Andy Armstrong, director of marketing – North America, York International Corp., Unitary Products Group, Norman, Okla., added that York has also made sweeping changes to its organization. "Three years ago, UPG made a multi-year, multi-million dollar investment in its Wichita, Kan., residential-product manufacturing plant in order to bring an entirely new generation of premium products to the market, including the York Affinity™, Coleman Echelon™, and Luxaire Acclimate™ product lines."

As a result of all this investment, there are a whole host of product introductions that will be made over the next 12 months. Many of these new products go well beyond the 13 SEER minimum requirement, as manufacturers bet that consumers will be willing to purchase even higher efficiency equipment.

Rheem and Ruud plan to introduce 44 new products in 2006. The current Rheem and Ruud high-efficiency lineup includes a variety of 13 plus SEER condensers and heat pumps available in R-22 and R-410A refrigerants. The company's premium collection of 13- to 18-SEER equipment, called the Rheem Prestige Series and the Ruud Ultra Series, will be highly featured and technologically advanced, noted Raniszeski.

Johnny Johnson, Carrier brand manager, Carrier Corp., Indianapolis, stated that "Rather than settling for a series of retrofits or attempting to make due with existing technology, our company has invested more than a quarter of a billion dollars into researching and developing an entirely new platform ranging from 13 SEER units to our industry-leading Infinity Systems that provide 21 SEER efficiency. Our entire split-system Carrier cooling line is new for 2006."

Goodman will be offering efficiencies up to 16 SEER in its Goodman brand and true 18 SEER performance in its Amana brand, said Al Knight, product manager – split systems, Goodman Manufacturing Co., Houston. "We are adding Copeland ‘ComfortAlert' system indicators to our Amana brand products and adding products that use R-410A to our Goodman product line. These are just two of many enhancements to both product lines in the new design."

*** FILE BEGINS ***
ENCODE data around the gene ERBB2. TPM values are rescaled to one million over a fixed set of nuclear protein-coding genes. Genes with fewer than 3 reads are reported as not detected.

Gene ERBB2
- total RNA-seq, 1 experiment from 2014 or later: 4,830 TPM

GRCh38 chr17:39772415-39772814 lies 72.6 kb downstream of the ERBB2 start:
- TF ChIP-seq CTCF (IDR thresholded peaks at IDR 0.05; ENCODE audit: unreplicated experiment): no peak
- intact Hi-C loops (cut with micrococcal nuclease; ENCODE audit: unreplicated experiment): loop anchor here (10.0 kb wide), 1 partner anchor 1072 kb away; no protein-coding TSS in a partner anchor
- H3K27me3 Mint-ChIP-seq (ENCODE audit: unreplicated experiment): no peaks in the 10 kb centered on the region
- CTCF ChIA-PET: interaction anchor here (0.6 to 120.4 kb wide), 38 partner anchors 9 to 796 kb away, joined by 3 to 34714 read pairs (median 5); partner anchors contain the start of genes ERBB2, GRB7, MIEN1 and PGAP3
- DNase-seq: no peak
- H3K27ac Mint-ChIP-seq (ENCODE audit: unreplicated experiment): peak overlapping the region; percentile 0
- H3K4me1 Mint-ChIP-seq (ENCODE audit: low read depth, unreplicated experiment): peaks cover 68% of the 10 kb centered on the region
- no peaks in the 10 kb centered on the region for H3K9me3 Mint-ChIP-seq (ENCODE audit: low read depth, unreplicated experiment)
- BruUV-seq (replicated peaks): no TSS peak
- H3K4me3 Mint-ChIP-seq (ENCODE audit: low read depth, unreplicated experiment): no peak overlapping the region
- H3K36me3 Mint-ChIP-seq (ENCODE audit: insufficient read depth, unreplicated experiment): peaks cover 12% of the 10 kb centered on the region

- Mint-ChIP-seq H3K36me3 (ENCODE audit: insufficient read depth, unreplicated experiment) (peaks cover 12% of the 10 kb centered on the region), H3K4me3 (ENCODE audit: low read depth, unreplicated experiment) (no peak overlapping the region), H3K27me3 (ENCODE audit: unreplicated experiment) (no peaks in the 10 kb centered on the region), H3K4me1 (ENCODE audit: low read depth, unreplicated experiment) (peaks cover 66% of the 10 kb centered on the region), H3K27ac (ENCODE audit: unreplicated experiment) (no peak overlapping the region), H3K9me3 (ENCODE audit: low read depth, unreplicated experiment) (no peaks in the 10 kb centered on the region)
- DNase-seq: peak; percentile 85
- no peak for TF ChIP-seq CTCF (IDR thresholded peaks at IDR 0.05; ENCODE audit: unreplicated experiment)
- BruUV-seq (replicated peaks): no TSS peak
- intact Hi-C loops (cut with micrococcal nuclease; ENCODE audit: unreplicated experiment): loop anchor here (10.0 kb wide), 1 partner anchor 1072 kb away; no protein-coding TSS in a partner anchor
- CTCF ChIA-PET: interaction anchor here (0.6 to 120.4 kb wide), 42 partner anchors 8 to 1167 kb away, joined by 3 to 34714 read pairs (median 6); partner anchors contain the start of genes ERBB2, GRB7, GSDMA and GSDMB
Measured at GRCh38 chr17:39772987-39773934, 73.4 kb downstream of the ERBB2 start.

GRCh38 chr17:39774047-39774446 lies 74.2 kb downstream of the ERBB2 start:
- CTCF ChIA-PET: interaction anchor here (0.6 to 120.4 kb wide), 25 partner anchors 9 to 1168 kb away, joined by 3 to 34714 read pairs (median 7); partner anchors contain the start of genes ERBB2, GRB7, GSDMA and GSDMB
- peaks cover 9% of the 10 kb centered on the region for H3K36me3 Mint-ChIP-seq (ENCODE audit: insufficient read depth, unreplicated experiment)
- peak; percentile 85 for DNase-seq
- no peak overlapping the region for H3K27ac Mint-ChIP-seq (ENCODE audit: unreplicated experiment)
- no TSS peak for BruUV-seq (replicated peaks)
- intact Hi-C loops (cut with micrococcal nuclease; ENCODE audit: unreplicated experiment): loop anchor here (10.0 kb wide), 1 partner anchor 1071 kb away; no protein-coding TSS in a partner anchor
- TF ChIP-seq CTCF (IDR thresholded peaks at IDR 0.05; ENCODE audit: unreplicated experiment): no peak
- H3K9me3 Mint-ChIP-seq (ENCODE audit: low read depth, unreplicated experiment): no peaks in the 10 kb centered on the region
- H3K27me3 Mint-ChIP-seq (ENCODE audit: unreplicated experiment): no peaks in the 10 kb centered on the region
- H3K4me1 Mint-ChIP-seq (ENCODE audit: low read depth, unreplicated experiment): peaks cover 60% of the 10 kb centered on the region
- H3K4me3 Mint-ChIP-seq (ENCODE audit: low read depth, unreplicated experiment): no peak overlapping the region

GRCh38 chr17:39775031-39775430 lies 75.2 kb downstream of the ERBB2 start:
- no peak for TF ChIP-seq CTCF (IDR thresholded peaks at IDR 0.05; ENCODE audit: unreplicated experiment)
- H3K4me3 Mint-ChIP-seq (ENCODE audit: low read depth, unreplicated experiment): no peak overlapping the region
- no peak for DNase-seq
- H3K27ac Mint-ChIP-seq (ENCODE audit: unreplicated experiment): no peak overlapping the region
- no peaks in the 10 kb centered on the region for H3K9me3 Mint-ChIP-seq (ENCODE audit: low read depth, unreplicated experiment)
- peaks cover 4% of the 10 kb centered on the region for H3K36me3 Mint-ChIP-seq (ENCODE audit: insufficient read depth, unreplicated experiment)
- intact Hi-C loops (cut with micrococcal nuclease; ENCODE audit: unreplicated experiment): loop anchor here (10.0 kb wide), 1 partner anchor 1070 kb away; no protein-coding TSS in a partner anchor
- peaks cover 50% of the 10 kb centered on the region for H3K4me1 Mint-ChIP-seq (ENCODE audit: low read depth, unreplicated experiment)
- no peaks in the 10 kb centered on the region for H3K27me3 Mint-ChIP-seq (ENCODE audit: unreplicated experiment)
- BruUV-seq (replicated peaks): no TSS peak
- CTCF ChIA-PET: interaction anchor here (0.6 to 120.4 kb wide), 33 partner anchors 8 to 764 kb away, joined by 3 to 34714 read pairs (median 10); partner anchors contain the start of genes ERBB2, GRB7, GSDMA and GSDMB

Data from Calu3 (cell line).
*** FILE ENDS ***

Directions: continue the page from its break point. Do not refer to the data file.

Fitzgerald stated that Nordyne will have a full line of 13 to 16 SEER equipment and has plans to enter the ultra-high SEER market with its new 23-SEER product line. "This will be the highest efficiency air conditioner to be available in the market. The full launch of the new FS4BI will take place in the first quarter of 2006, and the product will initially be available in two-, three-, and four-ton sizes, with a five-ton unit scheduled to follow."

Getting Smaller

With all the excitement surrounding the new product launches, there are more than a few concerns from contractors and distributors regarding the larger sized components that are needed for 13-SEER equipment. Many are concerned that larger condensing units will spill over onto sidewalks, while bigger evaporator coils will be difficult to install in restricted spaces.

Manufacturers have heard these concerns and are working to eliminate these issues. York, for example, will be introducing a new 13-SEER condensing unit that is built, essentially, in a 10 SEER package. "This new 13-SEER unit uses ‘micro channel' technology that has been proven in automotive radiators," stated Armstrong. "This technology allows higher efficiency without a corresponding increase in unit size. We believe this footprint is up to 30 percent smaller than competing, conventional 13-SEER condensing units."

Carrier's commitment to redesigning its split system line has allowed the company to maximize performance and address size issues in both indoor and outdoor sections. "Through this process of redesign, we have kept installation and service issues in mind. Our new 13-SEER units will be 20 percent smaller in size, weigh 30 percent less, and use 40 percent less refrigerant compared to most current 13-SEER units," said Johnson.

Nordyne has built its condensing units to fit within its current footprints, and will not be introducing any units larger than what they market today. Depending on the capacities, Fitzgerald noted, some evaporator coils will be increasing in size.

"We've redesigned our evaporator coils and air handlers to fit most common retrofit situations, so we don't anticipate any big issues with replacement installations."

Dudash added that Bryant will offer a wide variety of evaporator coil options that will make it easier for dealers to best address retrofit applications.

As the production of 10- to 12-SEER units winds down, everyone in the HVAC industry is looking eagerly - and probably somewhat apprehensively - at 2006. Contractors, distributors, and manufacturers are all affected by the new 13 SEER standard.

Publication date: 12/19/2005